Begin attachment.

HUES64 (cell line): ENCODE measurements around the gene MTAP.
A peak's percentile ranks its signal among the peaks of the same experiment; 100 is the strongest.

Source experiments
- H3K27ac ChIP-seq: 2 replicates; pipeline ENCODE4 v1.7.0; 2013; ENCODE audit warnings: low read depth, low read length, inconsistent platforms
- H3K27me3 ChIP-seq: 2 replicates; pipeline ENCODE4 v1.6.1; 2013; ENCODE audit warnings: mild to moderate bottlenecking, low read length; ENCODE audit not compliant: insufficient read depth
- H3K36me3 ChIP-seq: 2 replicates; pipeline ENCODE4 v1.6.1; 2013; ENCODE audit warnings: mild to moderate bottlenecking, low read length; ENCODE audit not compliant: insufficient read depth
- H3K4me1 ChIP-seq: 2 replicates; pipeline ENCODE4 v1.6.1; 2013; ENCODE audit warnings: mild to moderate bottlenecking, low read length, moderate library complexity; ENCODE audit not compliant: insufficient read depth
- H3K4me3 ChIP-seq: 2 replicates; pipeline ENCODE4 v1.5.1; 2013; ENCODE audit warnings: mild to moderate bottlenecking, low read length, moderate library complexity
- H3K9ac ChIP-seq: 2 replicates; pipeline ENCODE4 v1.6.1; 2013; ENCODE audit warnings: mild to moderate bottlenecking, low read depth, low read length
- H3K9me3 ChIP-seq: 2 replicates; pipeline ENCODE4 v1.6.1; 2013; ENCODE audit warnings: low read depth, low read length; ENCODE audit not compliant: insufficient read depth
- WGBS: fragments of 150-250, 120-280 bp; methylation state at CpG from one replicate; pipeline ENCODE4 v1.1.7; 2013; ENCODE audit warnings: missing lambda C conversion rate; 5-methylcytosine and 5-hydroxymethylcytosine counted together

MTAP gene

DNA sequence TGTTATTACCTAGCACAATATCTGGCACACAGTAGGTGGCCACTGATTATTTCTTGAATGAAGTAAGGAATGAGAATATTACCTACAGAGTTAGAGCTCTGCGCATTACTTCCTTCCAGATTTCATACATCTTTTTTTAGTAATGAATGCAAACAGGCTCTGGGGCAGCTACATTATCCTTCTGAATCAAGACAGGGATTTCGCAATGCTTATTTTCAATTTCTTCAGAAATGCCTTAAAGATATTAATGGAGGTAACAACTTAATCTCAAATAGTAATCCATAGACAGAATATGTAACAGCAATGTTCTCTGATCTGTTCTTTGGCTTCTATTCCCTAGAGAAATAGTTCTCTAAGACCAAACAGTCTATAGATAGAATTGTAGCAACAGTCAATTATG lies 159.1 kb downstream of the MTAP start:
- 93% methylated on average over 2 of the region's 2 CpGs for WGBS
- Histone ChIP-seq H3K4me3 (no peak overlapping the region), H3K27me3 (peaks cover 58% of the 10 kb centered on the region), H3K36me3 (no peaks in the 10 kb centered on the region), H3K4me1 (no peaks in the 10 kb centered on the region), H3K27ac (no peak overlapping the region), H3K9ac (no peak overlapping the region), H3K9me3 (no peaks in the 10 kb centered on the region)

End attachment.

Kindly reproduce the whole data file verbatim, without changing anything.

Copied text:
HUES64 (cell line): ENCODE measurements around the gene MTAP.
A peak's percentile ranks its signal among the peaks of the same experiment; 100 is the strongest.

Source experiments
- H3K27ac ChIP-seq: 2 replicates; pipeline ENCODE4 v1.7.0; 2013; ENCODE audit warnings: low read depth, low read length, inconsistent platforms
- H3K27me3 ChIP-seq: 2 replicates; pipeline ENCODE4 v1.6.1; 2013; ENCODE audit warnings: mild to moderate bottlenecking, low read length; ENCODE audit not compliant: insufficient read depth
- H3K36me3 ChIP-seq: 2 replicates; pipeline ENCODE4 v1.6.1; 2013; ENCODE audit warnings: mild to moderate bottlenecking, low read length; ENCODE audit not compliant: insufficient read depth
- H3K4me1 ChIP-seq: 2 replicates; pipeline ENCODE4 v1.6.1; 2013; ENCODE audit warnings: mild to moderate bottlenecking, low read length, moderate library complexity; ENCODE audit not compliant: insufficient read depth
- H3K4me3 ChIP-seq: 2 replicates; pipeline ENCODE4 v1.5.1; 2013; ENCODE audit warnings: mild to moderate bottlenecking, low read length, moderate library complexity
- H3K9ac ChIP-seq: 2 replicates; pipeline ENCODE4 v1.6.1; 2013; ENCODE audit warnings: mild to moderate bottlenecking, low read depth, low read length
- H3K9me3 ChIP-seq: 2 replicates; pipeline ENCODE4 v1.6.1; 2013; ENCODE audit warnings: low read depth, low read length; ENCODE audit not compliant: insufficient read depth
- WGBS: fragments of 150-250, 120-280 bp; methylation state at CpG from one replicate; pipeline ENCODE4 v1.1.7; 2013; ENCODE audit warnings: missing lambda C conversion rate; 5-methylcytosine and 5-hydroxymethylcytosine counted together

MTAP gene

DNA sequence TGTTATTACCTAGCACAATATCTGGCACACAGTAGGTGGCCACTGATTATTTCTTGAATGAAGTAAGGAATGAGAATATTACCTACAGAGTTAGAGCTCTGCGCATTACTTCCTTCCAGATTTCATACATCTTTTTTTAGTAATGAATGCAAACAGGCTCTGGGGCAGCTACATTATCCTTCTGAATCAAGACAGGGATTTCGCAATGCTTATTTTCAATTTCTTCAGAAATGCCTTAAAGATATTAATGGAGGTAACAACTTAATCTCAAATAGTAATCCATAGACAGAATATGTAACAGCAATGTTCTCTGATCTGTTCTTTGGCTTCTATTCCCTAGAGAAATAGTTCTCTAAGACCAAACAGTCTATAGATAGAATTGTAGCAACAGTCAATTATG lies 159.1 kb downstream of the MTAP start:
- 93% methylated on average over 2 of the region's 2 CpGs for WGBS
- Histone ChIP-seq H3K4me3 (no peak overlapping the region), H3K27me3 (peaks cover 58% of the 10 kb centered on the region), H3K36me3 (no peaks in the 10 kb centered on the region), H3K4me1 (no peaks in the 10 kb centered on the region), H3K27ac (no peak overlapping the region), H3K9ac (no peak overlapping the region), H3K9me3 (no peaks in the 10 kb centered on the region)